Japanese researchers on Monday reported a “lab” breakthrough: a retriever which can scent bowel cancer in breath and stool samples as accurately as high-tech diagnostic tools.
The findings support hopes for an “electronic nose” one day that can sniff a tumor at its earliest stages, they said.
Researchers led by Hideto Sonoda at Kyushu University in Fukuoka, Japan, used the specially trained female black labrador to carry out 74 “sniff tests” over a period of several months.
Each of the tests comprised five breath or stool samples, only one of which was cancerous.
The samples came from 48 people with confirmed bowel cancer at various stages of the disease and 258 volunteers with no bowel cancer or who had had cancer in the past.
They complicated the task for the eight-year-old canine detective by adding a few challenges to the samples.
Around half of the non-cancer samples came from people with bowel polyps, which are benign but are also a possible precursor of bowel cancer.
Six percent of the breath samples, and 10 percent of the stool samples, came from people with other gut problems, such as inflammatory bowel disease, ulcers, diverticulitis and appendicitis.
The retriever performed as well as a colonoscopy, a technique in which a fiber-optic tube with a camera on the end is inserted into the rectum to look for suspect areas of the intestine.
It correctly spotted which samples were cancerous and which were not in 33 out of 36 breath tests, equal to 95 percent accuracy, and in 37 out of 38 stool tests (98 percent accuracy).
It performed especially well among people with early-stage disease, and its skills were not disrupted by samples from people with other types of gut problems.
Previous research has also found that dogs can sniff out bladder, lung, ovarian and breast cancer.
Using dogs as a screening tool is likely to be expensive, but the success of this experiment backs hopes for developing a sensor that can detect specific compounds, in faecal material or the air, that are linked to cancer.
There is already a non-invasive method for screening for bowel cancer, which looks for telltale traces of blood in a stool sample, but it is only about 10 percent accurate in detecting early-stage disease.
The dog used in the Japanese experiment was initially trained for water rescue in 2003 and then began training as a cancer detector in 2005. Every time she correctly distinguished a cancer sample, she was allowed to play with a tennis ball.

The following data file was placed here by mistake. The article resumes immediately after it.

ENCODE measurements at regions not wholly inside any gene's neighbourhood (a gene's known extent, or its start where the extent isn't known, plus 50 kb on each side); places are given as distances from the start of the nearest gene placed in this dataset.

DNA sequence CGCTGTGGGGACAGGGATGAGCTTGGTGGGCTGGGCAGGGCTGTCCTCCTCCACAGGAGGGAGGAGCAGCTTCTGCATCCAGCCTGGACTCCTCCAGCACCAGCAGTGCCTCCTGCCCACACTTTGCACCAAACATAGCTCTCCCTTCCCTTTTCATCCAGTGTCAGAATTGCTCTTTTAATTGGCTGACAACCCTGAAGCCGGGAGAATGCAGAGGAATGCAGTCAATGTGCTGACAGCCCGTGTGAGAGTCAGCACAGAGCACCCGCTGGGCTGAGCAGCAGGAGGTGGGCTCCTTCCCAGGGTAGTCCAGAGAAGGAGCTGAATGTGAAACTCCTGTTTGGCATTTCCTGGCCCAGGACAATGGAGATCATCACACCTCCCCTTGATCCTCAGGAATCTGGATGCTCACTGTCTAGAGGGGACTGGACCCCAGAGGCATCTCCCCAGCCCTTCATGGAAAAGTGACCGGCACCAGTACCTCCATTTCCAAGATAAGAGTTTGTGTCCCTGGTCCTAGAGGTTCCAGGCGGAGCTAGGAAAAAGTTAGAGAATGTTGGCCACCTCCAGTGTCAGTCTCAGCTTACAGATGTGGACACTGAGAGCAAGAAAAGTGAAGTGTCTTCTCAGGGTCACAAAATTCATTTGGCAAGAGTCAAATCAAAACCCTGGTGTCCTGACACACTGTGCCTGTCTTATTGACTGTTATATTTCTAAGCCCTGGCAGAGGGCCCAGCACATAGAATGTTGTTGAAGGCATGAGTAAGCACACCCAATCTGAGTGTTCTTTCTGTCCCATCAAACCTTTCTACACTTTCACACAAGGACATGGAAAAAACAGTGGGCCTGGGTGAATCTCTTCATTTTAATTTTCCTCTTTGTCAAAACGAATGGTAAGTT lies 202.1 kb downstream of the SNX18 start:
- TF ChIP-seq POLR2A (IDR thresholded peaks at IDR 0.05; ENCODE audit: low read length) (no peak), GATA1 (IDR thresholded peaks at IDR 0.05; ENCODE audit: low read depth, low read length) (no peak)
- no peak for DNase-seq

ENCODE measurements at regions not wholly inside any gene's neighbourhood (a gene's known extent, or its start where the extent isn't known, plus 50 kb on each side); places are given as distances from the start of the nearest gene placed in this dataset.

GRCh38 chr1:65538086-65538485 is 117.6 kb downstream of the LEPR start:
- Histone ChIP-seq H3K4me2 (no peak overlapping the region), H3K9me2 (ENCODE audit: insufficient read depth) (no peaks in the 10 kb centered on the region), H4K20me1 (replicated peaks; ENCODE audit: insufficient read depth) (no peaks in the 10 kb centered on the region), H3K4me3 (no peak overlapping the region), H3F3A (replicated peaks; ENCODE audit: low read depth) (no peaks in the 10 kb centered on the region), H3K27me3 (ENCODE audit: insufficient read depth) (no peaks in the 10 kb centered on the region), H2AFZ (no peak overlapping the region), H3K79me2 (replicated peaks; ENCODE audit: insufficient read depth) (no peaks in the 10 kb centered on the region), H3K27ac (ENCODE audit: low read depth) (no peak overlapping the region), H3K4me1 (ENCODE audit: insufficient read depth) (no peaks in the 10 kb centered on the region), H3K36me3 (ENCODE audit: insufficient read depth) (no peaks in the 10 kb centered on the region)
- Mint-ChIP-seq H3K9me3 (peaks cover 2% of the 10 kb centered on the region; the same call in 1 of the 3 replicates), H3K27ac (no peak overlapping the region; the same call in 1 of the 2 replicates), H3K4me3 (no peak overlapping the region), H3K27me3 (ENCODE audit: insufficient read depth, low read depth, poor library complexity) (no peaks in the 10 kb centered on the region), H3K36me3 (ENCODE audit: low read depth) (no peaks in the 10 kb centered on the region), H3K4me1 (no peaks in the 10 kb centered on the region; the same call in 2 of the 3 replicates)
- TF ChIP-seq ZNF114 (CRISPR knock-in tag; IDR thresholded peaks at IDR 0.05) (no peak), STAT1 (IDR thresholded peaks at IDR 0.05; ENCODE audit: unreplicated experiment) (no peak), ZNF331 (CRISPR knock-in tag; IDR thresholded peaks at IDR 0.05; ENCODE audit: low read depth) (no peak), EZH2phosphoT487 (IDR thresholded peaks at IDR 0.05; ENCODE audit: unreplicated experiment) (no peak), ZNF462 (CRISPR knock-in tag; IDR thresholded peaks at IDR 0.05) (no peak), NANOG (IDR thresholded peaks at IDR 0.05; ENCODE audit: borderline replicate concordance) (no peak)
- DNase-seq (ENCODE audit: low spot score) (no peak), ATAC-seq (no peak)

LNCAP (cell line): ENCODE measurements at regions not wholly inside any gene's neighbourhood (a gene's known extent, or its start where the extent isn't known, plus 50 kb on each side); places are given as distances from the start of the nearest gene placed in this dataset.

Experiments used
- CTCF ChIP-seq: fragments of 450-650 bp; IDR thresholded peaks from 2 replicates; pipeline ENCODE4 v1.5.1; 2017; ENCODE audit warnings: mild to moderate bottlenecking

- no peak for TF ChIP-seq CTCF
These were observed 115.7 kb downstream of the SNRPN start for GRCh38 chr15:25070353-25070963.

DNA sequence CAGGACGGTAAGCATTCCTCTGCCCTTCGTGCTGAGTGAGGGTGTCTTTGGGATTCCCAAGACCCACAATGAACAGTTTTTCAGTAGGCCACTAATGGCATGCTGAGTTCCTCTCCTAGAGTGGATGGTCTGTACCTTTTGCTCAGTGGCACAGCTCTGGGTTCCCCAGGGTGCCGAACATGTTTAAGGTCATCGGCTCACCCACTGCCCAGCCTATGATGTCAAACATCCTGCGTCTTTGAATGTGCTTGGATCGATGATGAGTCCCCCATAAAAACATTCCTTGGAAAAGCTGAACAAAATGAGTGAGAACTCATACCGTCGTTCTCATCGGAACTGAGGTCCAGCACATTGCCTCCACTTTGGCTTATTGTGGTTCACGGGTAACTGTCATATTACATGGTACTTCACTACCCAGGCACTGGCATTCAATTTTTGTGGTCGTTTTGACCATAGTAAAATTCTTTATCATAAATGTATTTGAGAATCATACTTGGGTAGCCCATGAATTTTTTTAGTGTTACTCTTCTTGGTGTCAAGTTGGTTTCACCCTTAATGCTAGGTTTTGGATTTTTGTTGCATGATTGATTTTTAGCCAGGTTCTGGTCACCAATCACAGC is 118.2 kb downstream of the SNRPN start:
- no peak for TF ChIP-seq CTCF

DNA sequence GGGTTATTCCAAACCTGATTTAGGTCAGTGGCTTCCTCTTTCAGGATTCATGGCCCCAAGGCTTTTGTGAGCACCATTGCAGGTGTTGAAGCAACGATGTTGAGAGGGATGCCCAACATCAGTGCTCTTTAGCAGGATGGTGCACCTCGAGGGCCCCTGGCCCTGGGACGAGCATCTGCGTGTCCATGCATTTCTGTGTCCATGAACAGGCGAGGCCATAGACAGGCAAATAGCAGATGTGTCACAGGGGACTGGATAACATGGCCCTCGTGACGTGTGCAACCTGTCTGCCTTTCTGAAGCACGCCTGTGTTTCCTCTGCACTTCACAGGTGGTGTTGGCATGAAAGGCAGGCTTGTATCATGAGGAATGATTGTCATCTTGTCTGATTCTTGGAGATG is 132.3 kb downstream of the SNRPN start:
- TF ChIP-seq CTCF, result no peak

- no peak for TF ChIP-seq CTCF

EVOLVING SITUATION: Of the latest cases, 23 percent were found to be asymptomatic, but the coronavirus strain in Da Nang is more contagious, authorities said A COVID-19 outbreak that began in the Vietnamese city of Da Nang more than a week ago has spread to at least four city factories with a combined workforce of about 3,700, state media reported yesterday. Four cases were found at the plants in different industrial parks in the central city that collectively employ 77,000 people, the Lao Dong newspaper said. Vietnam, praised widely for its decisive measures to combat the novel coronavirus since it first appeared in late January, is battling new clusters of infection having gone for more than three months without detecting any domestic transmissions. Authorities yesterday reported one new
‘COVIDIOTS’: Politicians condemned the protest that came amid surging infections in the country, while a marcher said government-induced fear weakened the body Loudly chanting their opposition to masks and vaccines, thousands of people on Saturday gathered in Berlin to protest against COVID-19 restrictions before being dispersed by police. Police put turnout at about 20,000 — well below the 500,000 organizers had announced as they urged a “day of freedom” from months of virus curbs. Despite Germany’s comparatively low toll, authorities are concerned at a rise in infections over the past few weeks and politicians took to social media to criticize the rally as irresponsible. “We are the second wave,” shouted the crowd, a mixture of hard left and right and conspiracy theorists, as they converged
A cat that went missing on a family holiday on the shores of Loch Lomond, Scotland, has been identified 12 years later. Tortoiseshell-and-white Georgie spent October half term in 2008 with her owners at the Rowardennan campsite, but vanished as they were due to return home to Greater Manchester, England. After a search of the site the Davies family departed without Georgie, hoping the three-year-old microchipped feline would be located by someone. Over the intervening 12 years, she remained close to the Queen Elizabeth Forest Park site, being fed and cared for by campsite staff and holidaymakers. After the COVID-19 pandemic hit and lockdown
Three Micronesian sailors stranded on a remote Pacific island have been found alive and well after a rescue team spotted their giant SOS message written into the sand on a beach. Australian and US military aircraft found the three men on tiny Pikelot island, nearly 200km west of where they had set off. Rescuers said that the men were “in good condition” with no significant injuries. The men had been missing for three days after their 7m skiff ran out of fuel and strayed off course. Authorities in the US territory of Guam raised the alarm on Saturday after the men failed to complete